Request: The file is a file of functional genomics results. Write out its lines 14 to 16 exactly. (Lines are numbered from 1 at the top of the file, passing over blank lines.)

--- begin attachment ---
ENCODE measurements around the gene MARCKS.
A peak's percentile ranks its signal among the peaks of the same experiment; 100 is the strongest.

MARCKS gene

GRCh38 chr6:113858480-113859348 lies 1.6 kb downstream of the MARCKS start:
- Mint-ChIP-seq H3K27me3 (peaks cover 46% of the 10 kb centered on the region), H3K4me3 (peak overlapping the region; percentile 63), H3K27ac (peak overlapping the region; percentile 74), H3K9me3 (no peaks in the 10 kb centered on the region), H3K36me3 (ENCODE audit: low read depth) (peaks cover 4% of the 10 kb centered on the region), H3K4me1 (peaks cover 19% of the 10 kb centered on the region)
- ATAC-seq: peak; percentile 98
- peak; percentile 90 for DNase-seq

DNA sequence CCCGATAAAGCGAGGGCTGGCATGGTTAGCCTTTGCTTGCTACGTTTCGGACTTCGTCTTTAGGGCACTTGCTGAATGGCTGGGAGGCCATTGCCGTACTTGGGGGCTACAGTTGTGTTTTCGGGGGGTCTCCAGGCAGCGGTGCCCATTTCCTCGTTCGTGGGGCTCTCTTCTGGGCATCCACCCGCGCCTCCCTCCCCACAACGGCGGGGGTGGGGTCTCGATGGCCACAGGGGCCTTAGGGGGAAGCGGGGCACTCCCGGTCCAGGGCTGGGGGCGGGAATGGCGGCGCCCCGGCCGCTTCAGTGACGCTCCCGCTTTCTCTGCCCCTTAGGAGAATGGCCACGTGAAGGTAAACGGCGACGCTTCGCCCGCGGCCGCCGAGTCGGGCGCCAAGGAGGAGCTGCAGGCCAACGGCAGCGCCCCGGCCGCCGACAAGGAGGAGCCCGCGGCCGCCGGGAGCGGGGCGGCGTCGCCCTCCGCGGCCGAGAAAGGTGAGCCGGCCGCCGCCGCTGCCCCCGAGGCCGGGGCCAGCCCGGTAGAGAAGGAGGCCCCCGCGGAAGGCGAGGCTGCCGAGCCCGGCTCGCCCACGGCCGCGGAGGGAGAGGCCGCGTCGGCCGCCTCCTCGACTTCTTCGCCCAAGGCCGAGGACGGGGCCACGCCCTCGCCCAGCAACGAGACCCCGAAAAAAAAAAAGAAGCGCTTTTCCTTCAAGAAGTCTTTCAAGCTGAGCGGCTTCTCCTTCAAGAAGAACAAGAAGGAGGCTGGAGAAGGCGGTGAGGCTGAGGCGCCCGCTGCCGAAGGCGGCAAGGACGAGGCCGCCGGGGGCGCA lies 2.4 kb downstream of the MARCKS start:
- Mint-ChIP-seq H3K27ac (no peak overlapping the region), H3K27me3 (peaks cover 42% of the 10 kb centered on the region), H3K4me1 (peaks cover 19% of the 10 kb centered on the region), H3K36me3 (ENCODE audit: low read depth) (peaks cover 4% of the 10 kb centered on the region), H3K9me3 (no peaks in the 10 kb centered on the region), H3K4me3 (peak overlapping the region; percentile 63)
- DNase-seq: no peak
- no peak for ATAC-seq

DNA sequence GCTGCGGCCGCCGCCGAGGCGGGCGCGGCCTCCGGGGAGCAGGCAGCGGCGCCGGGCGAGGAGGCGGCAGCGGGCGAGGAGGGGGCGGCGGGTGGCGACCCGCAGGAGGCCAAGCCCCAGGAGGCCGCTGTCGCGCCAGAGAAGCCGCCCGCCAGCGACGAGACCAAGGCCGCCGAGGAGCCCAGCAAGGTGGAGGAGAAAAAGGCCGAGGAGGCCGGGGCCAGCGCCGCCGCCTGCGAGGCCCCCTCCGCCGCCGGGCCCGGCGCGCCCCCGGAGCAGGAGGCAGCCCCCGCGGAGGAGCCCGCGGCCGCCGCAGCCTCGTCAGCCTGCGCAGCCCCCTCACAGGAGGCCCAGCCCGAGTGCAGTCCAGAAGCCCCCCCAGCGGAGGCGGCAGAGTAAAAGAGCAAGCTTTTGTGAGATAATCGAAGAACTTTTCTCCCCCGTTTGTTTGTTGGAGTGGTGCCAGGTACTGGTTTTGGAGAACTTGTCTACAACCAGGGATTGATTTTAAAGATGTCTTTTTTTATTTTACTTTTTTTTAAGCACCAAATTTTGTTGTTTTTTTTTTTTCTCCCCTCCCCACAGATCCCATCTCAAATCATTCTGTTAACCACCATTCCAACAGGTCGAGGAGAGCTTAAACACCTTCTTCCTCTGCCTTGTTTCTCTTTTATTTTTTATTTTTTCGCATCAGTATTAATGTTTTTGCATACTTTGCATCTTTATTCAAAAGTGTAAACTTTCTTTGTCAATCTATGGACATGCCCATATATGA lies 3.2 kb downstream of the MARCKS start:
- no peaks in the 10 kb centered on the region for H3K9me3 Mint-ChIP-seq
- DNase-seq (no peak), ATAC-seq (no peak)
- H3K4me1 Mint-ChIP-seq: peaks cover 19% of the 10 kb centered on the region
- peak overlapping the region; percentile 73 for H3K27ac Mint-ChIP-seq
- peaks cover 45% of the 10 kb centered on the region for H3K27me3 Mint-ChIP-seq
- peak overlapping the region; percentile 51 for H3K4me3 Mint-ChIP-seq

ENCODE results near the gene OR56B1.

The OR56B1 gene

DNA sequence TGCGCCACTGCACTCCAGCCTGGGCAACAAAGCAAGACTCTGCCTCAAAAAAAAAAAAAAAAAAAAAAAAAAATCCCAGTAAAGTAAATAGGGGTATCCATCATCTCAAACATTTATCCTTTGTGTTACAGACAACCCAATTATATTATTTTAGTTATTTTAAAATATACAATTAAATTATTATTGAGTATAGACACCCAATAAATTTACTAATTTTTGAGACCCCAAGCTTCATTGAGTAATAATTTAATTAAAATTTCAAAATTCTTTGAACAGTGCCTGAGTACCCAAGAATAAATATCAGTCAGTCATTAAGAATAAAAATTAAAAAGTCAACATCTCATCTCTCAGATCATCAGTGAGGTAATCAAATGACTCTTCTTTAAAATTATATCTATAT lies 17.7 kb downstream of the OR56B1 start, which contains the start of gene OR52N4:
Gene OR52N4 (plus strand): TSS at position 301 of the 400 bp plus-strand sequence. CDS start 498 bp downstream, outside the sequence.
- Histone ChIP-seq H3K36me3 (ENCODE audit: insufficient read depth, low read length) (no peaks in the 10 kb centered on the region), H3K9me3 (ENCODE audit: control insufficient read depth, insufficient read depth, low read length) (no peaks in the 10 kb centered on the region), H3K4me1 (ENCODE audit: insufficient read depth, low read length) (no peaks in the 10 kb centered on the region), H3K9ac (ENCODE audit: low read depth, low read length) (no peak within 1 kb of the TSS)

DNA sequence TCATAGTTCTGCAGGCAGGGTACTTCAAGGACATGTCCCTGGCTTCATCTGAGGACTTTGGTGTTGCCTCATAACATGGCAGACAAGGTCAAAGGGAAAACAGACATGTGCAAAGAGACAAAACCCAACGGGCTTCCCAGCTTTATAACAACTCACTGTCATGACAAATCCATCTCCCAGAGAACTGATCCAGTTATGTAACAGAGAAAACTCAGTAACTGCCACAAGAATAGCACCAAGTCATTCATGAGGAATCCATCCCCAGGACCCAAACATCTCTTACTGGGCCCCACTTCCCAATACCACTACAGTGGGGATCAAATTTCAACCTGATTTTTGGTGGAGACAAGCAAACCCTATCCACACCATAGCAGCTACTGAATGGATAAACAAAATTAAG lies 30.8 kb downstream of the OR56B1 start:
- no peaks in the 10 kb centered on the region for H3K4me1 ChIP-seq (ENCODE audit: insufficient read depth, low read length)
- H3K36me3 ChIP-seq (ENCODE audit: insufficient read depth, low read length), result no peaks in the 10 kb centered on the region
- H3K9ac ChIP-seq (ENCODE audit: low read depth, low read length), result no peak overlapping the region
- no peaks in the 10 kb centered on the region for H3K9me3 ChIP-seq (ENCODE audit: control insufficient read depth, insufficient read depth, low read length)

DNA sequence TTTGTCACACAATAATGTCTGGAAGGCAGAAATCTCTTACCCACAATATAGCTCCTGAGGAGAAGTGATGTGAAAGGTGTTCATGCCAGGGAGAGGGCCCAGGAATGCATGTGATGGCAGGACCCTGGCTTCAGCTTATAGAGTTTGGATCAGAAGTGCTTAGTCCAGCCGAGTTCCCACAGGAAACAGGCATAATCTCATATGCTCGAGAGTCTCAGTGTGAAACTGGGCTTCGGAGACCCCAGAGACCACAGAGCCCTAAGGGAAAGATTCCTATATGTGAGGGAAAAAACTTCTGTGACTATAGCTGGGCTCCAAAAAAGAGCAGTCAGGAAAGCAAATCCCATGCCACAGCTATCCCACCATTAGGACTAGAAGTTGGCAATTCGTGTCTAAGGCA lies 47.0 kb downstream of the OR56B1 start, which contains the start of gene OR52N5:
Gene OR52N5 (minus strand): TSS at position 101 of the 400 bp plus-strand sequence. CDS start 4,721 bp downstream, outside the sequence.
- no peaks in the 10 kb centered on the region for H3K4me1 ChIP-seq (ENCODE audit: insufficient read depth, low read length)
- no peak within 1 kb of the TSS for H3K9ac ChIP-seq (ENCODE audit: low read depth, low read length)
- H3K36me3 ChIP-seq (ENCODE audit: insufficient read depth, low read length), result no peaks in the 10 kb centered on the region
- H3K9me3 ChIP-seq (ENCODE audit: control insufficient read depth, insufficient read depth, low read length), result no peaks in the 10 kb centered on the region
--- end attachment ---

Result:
- DNase-seq (no peak), ATAC-seq (no peak)
- H3K4me1 Mint-ChIP-seq: peaks cover 19% of the 10 kb centered on the region
- peak overlapping the region; percentile 73 for H3K27ac Mint-ChIP-seq